He argued that “Negroes,” “who have a double disability” (at the intersection of race and class) must be lifted up, for they had no bootstraps left them through the ravages of history (p. 173; see also this video wherein Dr. King explains the need of black Americans for economic uplift).
We must recognize that we can’t solve our problem now until there is a radical redistribution of economic and political power…. This means a revolution of values and other things. We must see now that the evils of racism, economic exploitation, and militarism are all tied together… you can’t really get rid of one without getting rid of the others… the whole structure of American life must be changed. America is a hypocritical nation and [we] must put [our] own house in order. (“Report to SCLC Staff [May 1967]”)
And this redistribution is primarily a matter of POWER—even Black Power, which is not itself racist, but loving:
It is inaccurate to refer to Black Power as racism in reverse, as some have recently done. Racism is a doctrine of the congenital inferiority and worthlessness of a people. (Where Do We Go From Here?, p. 49)
Indeed, one of the great problems that the Negro confronts is his lack of power. From the old plantations of the South to the newer ghettos of the North, the Negro has been confined to a life of voicelessness and powerlessness. Stripped of the right to make decisions concerning his life and destiny, he has been subject to the authoritarian and sometimes whimsical decisions of the white power structure. The plantation and the ghetto were created by those who had power both to confine those who had no power and to perpetuate their powerlessness. The problem of transforming the ghetto is, therefore, a problem of power—a confrontation between the forces of power demanding change and the forces of power dedicated to preserving the status quo. … Power, properly understood, is the ability to achieve purpose. It is the strength required to bring about social, political or economic changes. In this sense power is not only desirable but necessary in order to implement the demands of love and justice. … There is nothing essentially wrong with power. The problem is that in America power is unequally distributed. (p. 37)
Power at its best is love implementing the demands of justice. Justice at its best is love correcting everything that stands against love. (p.38)
Even the semantics of “whiteness” have “conspired” against Black Americans, according to King:
Even semantics have conspired to make that which is black seem ugly and degrading. In Roget’s Thesaurus there are some 120 synonyms for “blackness” and at least 60 of them are offensive—such words as “blot,” “soot,” “grime,” “devil” and “foul.” There are some 134 synonyms for “whiteness,” and all are favorable, expressed in such words as “purity,” “cleanliness,” “chastity” and “innocence.” A white lie is better than a black lie. The most degenerate member of a family is the “black sheep,” not the “white sheep.” Ossie Davis has suggested that maybe the English language should be “reconstructed” so that teachers will not be forced to teach the Negro child 60 ways to despise himself and thereby perpetuate his false sense of inferiority and the white child 134 ways to adore himself and thereby perpetuate his false sense of superiority. (p. 42)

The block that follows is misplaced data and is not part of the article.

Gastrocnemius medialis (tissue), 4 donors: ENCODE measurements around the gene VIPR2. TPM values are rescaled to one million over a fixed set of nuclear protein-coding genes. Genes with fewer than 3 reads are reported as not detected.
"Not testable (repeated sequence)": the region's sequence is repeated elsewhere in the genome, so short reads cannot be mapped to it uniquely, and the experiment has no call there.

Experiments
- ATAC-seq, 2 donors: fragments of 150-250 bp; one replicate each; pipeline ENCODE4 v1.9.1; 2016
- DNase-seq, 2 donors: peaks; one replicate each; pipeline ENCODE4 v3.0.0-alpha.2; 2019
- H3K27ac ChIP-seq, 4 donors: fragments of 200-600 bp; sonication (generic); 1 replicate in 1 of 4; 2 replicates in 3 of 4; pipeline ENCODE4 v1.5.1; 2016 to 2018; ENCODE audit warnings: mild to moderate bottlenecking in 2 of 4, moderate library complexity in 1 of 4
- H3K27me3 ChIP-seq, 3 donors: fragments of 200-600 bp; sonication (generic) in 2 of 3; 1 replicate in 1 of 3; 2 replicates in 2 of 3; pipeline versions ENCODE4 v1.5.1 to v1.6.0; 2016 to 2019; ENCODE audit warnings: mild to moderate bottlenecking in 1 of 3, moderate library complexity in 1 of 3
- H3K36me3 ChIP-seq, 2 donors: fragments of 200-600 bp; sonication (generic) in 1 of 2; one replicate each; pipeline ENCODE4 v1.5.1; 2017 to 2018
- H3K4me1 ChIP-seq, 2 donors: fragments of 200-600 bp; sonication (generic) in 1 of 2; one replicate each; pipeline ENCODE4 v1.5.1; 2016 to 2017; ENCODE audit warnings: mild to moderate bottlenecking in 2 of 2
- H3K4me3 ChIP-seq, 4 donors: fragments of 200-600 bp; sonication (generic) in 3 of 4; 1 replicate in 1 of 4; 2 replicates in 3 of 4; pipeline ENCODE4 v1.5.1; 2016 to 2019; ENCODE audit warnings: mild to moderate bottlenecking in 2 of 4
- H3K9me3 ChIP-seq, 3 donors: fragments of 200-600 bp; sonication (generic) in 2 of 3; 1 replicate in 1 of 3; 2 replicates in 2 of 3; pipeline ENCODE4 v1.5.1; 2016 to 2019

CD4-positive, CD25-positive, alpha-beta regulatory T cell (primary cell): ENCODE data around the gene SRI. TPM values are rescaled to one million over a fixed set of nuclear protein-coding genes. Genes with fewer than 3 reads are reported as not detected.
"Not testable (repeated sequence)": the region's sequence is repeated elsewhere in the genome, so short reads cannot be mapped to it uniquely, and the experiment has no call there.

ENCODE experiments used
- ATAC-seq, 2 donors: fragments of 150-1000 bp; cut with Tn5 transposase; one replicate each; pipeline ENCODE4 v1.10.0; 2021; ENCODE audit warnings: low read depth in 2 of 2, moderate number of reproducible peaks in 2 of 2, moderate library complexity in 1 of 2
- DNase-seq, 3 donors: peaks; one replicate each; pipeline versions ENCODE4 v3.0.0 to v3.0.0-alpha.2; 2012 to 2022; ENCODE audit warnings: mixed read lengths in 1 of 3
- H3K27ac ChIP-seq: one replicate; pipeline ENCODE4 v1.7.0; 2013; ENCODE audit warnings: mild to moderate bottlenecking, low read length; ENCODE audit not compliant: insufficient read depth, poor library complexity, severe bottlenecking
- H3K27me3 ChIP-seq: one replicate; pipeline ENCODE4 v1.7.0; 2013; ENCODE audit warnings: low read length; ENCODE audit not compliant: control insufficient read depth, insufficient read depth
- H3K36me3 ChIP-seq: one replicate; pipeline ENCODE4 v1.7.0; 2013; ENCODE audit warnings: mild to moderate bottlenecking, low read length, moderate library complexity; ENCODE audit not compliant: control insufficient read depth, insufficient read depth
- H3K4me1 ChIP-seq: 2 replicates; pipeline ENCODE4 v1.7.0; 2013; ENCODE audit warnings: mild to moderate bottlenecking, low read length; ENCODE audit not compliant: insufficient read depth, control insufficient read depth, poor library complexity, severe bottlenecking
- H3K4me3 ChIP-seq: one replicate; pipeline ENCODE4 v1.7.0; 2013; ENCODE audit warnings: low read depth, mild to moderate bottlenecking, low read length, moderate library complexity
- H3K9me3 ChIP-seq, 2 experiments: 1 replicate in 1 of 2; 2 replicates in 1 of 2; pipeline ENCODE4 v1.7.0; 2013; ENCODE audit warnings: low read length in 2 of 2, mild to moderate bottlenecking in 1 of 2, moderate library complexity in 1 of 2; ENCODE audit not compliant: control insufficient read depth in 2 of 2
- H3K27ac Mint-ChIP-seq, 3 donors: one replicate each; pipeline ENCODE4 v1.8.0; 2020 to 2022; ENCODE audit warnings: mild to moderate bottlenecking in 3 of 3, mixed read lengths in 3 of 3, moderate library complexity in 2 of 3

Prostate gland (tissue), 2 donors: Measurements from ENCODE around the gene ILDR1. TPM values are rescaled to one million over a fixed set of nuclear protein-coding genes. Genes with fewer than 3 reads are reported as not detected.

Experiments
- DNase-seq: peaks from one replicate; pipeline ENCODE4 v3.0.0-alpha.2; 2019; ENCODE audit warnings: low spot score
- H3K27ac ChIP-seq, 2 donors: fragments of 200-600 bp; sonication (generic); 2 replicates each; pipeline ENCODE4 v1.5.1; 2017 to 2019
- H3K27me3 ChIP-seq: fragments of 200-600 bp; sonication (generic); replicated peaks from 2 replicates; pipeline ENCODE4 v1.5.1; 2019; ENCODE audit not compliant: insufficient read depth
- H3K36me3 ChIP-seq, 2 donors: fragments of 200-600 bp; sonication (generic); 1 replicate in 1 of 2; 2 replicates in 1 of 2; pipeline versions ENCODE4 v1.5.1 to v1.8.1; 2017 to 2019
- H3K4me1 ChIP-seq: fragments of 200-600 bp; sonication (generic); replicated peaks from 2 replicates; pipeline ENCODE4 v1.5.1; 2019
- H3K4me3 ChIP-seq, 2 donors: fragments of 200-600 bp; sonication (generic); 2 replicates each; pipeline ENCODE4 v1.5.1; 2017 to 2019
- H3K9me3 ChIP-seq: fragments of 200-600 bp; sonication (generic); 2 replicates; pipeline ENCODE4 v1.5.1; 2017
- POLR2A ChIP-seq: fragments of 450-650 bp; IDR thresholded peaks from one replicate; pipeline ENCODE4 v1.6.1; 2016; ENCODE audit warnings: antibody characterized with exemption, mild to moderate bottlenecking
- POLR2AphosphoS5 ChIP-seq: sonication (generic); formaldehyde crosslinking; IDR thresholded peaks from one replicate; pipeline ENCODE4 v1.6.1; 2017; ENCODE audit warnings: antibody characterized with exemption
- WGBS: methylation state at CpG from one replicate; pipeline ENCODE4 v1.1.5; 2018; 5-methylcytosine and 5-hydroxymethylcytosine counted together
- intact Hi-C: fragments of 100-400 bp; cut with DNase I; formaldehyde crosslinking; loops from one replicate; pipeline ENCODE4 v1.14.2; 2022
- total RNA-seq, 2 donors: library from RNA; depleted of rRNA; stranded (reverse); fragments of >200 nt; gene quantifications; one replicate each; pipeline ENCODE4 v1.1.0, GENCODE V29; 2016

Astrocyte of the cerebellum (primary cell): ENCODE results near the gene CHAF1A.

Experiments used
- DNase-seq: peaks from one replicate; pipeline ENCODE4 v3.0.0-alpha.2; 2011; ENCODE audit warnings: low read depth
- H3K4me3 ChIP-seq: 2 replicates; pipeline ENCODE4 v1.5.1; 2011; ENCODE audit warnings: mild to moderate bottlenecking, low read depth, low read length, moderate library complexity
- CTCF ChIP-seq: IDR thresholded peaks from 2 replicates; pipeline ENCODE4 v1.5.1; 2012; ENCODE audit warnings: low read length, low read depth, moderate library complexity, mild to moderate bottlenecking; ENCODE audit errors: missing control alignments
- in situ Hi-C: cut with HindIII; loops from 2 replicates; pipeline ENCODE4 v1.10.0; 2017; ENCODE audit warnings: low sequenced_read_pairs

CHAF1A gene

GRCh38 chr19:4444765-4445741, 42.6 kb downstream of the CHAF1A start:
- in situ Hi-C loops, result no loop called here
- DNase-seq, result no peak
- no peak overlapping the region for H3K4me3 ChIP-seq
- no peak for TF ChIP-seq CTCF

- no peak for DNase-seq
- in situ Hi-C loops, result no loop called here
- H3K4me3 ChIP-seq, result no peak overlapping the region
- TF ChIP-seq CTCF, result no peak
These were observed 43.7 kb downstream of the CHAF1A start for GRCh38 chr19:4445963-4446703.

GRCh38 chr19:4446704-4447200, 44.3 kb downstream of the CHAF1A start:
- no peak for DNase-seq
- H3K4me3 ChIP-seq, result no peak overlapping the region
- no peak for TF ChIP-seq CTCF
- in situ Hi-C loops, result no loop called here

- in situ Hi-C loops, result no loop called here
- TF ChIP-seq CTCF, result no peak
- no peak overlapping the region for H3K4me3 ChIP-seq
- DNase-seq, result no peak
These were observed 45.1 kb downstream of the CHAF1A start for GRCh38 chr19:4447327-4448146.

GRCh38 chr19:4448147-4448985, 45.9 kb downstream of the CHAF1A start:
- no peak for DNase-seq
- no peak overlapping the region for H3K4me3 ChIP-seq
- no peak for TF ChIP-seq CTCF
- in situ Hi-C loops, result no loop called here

Finally, Dr. King rightly identifies this all as a relation between oppressor (white Americans) and oppressed (black Americans):
The dilemma of white America is the source and cause of the dilemma of Negro America. Just as the ambivalence of white Americans grows out of their oppressor status, the predicament of Negro Americans grows out of their oppressed status. (p. 109)
And this is truly just a taste.
In short, you may agree or disagree with his words, but when you reject the ideas and language of many modern Antiracists, you are often likewise rejecting the legacy of Dr. King, not hearkening back to his work.
It is not enough to say, “We love Negroes, we have many Negro friends.” They must demand justice for Negroes. Love that does not satisfy justice is no love at all. It is merely a sentimental affection, little more than what one would have for a pet. Love at its best is justice concretized. Love is unconditional. It is not conditional upon one’s staying in his place or watering down his demands in order to be considered respectable. He who contends that he “used to love the Negro, but … ” did not truly love him in the beginning, because his love was conditioned upon the Negroes’ limited demands for justice. (p. 95)